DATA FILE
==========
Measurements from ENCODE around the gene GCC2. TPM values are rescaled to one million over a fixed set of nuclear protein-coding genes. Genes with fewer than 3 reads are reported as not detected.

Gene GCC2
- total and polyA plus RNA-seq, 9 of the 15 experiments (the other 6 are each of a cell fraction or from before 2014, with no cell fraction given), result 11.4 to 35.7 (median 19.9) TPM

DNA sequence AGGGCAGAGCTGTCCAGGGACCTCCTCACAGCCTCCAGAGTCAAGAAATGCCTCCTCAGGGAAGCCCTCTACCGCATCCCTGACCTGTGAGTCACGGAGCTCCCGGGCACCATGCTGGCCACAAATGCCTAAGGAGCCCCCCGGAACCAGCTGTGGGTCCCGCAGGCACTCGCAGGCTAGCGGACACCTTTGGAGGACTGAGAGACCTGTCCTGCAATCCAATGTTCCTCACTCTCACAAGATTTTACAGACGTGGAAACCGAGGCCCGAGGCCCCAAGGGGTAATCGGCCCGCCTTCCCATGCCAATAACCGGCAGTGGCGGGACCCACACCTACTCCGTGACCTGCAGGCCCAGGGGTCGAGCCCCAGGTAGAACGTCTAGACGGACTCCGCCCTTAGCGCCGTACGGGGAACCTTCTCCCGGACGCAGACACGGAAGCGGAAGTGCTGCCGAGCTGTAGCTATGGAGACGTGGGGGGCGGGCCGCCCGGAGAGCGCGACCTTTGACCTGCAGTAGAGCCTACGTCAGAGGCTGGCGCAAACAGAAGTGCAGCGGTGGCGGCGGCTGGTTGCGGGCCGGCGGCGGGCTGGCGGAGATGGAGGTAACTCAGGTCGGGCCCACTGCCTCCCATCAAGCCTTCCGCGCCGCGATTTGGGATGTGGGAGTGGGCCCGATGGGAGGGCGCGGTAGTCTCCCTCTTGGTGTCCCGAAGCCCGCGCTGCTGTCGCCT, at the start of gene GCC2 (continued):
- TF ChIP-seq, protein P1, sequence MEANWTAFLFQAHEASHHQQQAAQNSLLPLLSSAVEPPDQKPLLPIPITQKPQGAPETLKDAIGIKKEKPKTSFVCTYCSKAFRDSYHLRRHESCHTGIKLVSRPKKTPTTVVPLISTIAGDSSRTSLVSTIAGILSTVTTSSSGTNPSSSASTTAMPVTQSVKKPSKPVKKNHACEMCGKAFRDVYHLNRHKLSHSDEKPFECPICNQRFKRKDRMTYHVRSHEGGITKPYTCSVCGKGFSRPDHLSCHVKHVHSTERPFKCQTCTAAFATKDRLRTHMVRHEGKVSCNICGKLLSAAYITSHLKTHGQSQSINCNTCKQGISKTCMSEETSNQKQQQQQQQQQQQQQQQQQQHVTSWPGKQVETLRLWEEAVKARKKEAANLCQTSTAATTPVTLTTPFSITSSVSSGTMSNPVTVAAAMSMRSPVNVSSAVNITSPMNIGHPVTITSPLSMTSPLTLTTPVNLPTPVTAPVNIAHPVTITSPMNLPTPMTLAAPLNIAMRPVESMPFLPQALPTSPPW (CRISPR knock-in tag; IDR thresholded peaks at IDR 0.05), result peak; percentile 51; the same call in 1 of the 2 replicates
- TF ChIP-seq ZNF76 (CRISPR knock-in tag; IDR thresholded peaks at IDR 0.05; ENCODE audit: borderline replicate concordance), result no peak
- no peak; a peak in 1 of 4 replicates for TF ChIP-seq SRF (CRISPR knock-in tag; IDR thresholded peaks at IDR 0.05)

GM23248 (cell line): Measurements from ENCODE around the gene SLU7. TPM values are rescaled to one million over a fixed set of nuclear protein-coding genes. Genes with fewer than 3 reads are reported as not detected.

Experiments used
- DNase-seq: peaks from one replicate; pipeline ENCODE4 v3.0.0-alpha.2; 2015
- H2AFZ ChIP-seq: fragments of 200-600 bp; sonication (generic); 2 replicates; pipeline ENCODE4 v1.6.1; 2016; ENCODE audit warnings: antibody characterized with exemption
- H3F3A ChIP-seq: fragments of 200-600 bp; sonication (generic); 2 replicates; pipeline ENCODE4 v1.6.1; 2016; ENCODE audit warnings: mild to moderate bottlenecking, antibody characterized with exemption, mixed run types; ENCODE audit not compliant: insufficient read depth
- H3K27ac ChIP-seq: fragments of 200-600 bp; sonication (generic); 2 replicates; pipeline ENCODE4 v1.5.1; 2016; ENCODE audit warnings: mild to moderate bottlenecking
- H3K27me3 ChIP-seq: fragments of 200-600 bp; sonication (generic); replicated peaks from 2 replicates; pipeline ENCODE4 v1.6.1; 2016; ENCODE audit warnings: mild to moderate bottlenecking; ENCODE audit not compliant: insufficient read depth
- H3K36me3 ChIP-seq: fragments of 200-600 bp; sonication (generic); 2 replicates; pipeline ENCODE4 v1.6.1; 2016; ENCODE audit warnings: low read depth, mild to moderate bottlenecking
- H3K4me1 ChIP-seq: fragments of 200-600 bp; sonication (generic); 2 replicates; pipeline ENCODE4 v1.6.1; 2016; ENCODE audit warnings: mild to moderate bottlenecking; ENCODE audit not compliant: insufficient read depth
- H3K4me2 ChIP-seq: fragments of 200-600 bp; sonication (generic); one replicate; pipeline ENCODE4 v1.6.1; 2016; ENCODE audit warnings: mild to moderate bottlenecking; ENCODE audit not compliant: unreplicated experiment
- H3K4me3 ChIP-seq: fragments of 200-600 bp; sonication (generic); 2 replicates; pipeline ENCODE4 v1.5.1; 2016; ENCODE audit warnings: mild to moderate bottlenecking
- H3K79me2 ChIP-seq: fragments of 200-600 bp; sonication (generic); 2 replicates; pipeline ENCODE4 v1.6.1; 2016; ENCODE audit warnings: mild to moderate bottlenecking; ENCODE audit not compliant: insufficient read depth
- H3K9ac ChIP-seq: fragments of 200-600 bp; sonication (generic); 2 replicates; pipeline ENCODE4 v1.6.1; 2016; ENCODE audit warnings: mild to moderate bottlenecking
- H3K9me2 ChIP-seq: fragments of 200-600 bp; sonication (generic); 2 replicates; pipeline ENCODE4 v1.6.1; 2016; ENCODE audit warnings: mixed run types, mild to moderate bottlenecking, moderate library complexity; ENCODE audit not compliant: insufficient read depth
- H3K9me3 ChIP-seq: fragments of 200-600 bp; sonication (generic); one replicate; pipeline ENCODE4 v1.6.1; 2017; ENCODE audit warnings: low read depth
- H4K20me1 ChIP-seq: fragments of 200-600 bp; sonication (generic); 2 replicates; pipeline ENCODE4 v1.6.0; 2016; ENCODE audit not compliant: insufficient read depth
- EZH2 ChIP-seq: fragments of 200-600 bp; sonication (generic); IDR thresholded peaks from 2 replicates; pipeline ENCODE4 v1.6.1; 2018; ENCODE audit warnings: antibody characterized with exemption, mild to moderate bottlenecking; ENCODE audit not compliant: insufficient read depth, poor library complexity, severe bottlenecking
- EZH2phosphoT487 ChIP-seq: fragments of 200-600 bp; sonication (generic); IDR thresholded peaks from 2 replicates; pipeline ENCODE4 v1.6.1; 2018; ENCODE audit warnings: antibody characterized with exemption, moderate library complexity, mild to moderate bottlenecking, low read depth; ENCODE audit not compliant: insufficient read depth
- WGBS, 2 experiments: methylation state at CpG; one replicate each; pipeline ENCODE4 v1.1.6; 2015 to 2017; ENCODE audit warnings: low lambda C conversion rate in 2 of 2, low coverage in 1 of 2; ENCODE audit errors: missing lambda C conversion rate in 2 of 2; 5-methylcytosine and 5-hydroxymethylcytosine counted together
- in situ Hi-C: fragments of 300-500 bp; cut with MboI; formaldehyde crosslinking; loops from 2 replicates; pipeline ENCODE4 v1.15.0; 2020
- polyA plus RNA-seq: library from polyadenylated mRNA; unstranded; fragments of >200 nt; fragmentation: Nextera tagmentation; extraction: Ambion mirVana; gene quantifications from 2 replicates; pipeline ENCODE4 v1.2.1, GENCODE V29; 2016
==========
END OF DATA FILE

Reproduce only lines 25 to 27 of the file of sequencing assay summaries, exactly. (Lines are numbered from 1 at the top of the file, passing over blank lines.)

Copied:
- EZH2phosphoT487 ChIP-seq: fragments of 200-600 bp; sonication (generic); IDR thresholded peaks from 2 replicates; pipeline ENCODE4 v1.6.1; 2018; ENCODE audit warnings: antibody characterized with exemption, moderate library complexity, mild to moderate bottlenecking, low read depth; ENCODE audit not compliant: insufficient read depth
- WGBS, 2 experiments: methylation state at CpG; one replicate each; pipeline ENCODE4 v1.1.6; 2015 to 2017; ENCODE audit warnings: low lambda C conversion rate in 2 of 2, low coverage in 1 of 2; ENCODE audit errors: missing lambda C conversion rate in 2 of 2; 5-methylcytosine and 5-hydroxymethylcytosine counted together
- in situ Hi-C: fragments of 300-500 bp; cut with MboI; formaldehyde crosslinking; loops from 2 replicates; pipeline ENCODE4 v1.15.0; 2020